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This Week in Nature

In Nature this week: genomic analysis of the invasive fall webworm, amp of constrained coding regions within the human genome, and more.

This Week in PNAS

In PNAS this week: skin pigmentation evolution among KhoeSan, biomarkers for dengue virus progression, and more.

Perceived genetic risk can affect individuals' physiology more than their actual genetic risk, raising questions about when to disclose such information.

A new analysis finds increased transparency regarding conflicts of interest and funding in recent biomedical journal articles, Nature News reports.

Prospective research suggests DNA and RNA sequencing can reveal pathogen, microbiome, and host expression features to detect lower respiratory tract infections.

Researchers saw changes in gut microbial community membership as populations moved from foraging to short-term or long-term agriculture.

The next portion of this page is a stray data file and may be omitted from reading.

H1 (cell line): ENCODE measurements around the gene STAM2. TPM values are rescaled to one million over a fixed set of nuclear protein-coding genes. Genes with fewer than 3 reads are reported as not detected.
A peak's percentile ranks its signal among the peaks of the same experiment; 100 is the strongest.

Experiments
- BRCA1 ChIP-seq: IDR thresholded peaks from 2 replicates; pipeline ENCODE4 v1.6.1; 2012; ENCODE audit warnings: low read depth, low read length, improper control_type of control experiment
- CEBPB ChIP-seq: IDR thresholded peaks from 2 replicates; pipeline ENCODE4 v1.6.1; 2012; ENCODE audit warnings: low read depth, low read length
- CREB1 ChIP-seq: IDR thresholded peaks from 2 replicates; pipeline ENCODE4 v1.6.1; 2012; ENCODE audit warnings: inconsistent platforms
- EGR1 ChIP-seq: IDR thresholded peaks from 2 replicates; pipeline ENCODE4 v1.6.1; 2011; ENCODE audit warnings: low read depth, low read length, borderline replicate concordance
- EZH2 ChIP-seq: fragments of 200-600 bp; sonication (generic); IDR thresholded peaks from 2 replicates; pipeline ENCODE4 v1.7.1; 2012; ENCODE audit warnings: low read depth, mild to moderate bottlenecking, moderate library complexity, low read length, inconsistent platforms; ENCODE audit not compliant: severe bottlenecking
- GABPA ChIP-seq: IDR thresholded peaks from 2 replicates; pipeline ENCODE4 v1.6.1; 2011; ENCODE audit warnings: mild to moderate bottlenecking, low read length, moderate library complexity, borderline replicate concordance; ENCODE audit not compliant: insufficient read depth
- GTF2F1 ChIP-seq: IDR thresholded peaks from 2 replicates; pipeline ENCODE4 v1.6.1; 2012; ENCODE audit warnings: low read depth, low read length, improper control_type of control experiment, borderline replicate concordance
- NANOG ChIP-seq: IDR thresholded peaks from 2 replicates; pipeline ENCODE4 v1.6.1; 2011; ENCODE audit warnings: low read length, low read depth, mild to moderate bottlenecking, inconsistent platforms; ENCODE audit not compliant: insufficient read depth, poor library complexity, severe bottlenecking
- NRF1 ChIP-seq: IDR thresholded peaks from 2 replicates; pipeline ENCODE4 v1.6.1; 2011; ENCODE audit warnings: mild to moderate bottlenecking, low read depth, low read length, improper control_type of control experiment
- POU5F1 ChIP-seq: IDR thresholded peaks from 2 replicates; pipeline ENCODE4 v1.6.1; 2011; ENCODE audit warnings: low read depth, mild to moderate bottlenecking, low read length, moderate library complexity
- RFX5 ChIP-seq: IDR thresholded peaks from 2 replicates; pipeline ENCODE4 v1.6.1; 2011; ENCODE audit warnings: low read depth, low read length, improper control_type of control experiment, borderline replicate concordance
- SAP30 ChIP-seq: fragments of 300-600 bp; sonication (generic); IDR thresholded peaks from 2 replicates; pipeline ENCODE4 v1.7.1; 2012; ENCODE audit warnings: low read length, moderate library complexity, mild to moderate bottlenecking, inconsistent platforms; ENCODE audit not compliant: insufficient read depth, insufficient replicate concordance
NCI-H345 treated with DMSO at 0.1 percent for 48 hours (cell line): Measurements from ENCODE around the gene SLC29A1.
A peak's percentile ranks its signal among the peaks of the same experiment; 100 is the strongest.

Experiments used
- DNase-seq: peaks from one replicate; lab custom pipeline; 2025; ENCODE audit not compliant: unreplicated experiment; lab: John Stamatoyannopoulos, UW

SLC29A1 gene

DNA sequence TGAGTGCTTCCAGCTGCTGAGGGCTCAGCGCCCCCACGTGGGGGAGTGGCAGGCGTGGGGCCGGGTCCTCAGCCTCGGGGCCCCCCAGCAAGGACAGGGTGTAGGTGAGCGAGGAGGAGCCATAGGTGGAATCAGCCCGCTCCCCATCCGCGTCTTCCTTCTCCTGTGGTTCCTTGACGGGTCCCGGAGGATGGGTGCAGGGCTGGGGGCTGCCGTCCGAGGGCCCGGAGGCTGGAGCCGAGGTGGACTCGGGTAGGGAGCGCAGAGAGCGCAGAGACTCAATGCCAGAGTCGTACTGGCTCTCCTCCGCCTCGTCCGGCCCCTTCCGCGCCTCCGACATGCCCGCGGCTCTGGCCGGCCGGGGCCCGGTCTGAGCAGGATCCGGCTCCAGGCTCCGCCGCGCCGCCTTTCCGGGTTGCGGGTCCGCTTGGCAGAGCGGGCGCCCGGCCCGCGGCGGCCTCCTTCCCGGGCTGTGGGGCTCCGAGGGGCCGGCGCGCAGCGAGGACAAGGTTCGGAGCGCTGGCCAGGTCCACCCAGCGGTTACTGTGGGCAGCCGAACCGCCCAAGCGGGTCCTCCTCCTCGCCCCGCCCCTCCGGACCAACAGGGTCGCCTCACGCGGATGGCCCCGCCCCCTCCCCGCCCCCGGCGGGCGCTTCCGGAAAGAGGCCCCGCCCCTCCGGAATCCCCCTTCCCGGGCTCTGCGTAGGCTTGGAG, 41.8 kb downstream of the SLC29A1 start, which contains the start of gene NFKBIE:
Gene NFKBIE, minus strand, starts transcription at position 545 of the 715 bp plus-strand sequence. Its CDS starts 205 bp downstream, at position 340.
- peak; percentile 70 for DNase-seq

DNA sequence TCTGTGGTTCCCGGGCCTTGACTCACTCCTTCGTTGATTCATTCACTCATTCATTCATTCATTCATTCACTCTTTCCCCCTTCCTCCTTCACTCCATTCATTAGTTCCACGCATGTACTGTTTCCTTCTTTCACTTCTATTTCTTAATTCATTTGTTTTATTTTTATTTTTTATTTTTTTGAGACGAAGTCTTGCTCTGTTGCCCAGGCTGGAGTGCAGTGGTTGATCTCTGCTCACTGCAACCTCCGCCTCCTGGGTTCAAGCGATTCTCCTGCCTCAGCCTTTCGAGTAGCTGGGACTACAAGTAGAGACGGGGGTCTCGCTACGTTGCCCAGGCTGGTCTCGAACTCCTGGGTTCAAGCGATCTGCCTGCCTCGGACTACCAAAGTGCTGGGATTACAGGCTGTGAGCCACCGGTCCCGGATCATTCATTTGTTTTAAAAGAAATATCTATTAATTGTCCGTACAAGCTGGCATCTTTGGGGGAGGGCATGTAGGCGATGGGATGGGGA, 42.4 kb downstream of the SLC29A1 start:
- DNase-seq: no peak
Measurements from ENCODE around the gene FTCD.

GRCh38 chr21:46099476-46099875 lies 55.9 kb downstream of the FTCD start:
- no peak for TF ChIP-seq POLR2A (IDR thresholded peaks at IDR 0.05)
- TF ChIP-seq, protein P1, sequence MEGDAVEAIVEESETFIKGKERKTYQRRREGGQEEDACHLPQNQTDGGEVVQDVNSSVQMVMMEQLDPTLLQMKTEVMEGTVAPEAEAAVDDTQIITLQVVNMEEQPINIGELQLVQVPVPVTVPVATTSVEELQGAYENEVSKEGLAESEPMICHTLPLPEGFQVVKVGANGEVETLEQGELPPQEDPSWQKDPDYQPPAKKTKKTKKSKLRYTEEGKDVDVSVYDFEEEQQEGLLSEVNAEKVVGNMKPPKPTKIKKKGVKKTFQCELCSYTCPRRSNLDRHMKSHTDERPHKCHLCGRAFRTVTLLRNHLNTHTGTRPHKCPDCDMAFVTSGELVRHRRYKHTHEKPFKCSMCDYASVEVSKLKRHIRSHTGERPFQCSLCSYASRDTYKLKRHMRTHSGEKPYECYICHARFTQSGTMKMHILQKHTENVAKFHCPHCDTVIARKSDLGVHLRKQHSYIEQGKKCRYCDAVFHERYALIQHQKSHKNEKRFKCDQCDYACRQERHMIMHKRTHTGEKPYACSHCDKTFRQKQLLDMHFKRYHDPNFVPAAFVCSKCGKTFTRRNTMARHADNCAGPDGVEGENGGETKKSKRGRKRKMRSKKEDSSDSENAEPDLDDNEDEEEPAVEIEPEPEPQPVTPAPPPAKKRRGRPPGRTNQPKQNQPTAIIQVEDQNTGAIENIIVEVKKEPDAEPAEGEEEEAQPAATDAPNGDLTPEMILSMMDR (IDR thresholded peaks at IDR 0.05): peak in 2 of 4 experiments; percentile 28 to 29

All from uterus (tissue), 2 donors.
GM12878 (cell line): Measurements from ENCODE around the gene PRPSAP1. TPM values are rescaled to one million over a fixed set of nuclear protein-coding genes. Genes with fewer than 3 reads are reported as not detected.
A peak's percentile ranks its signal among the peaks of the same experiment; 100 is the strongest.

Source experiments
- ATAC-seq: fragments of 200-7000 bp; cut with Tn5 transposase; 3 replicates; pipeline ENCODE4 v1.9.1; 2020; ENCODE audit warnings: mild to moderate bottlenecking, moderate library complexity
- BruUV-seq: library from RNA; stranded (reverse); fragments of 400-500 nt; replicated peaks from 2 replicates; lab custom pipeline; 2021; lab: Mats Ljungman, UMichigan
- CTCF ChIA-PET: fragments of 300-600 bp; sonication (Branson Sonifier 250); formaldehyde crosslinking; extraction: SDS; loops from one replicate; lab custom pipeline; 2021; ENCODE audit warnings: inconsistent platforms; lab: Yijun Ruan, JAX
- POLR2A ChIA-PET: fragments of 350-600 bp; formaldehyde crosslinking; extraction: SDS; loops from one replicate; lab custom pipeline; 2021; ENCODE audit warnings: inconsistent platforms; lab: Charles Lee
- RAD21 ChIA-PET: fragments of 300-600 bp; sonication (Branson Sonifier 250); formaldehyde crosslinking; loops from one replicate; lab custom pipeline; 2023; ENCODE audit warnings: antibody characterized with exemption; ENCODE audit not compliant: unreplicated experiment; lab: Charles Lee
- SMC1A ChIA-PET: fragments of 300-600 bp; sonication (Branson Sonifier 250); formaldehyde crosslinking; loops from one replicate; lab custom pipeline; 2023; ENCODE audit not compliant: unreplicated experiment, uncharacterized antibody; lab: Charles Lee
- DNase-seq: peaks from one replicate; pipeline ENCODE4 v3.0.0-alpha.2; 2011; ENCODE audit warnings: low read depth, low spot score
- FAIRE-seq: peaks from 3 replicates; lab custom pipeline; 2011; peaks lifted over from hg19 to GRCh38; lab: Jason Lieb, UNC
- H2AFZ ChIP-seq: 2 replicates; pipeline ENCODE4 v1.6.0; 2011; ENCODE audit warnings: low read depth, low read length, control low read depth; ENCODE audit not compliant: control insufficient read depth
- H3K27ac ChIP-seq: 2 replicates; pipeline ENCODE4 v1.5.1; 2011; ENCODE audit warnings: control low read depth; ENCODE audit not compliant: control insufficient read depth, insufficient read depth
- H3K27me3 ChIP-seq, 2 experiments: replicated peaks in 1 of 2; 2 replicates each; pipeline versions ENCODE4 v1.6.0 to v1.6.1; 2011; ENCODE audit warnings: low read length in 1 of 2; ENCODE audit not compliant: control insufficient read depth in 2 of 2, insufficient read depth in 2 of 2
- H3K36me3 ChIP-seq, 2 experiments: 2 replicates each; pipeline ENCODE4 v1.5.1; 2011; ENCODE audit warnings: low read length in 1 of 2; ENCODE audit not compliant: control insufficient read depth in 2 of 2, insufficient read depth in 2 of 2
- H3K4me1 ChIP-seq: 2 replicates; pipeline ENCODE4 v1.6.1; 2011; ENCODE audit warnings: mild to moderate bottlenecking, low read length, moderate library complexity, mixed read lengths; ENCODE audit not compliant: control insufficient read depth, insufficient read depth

The projects are organized by the Eliminate Cancer Initiative, the National Brain Tumor Society, and the Pediatric Brain Tumor Foundation.

Stanford University's Michael Snyder found that methylome shifts preceded spikes in his blood glucose levels, suggesting profiling could detect disease.

Researchers have uncovered two key genes for deer antler formation, the New York Times reports.

The study looked at chromatin accessibility in 410 TCGA tumors in the context of broader genomic features to explore functional effects of regulatory features.

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The Wall Street Journal reports there is uncertainty surrounding whether He Jiankui's embryo editing did what he said it did.

Stat News reports that the pause on procuring fetal tissue for intramural US National Institutes of Health research will soon affect additional labs there.

Customers might want to consider what they might learn about their risk of diseases like Alzheimer's before snagging the genetic testing kits that are on many gift guides this year, NJ.com writes.

In Nature this week: genomic analysis of the invasive fall webworm, amp of constrained coding regions within the human genome, and more.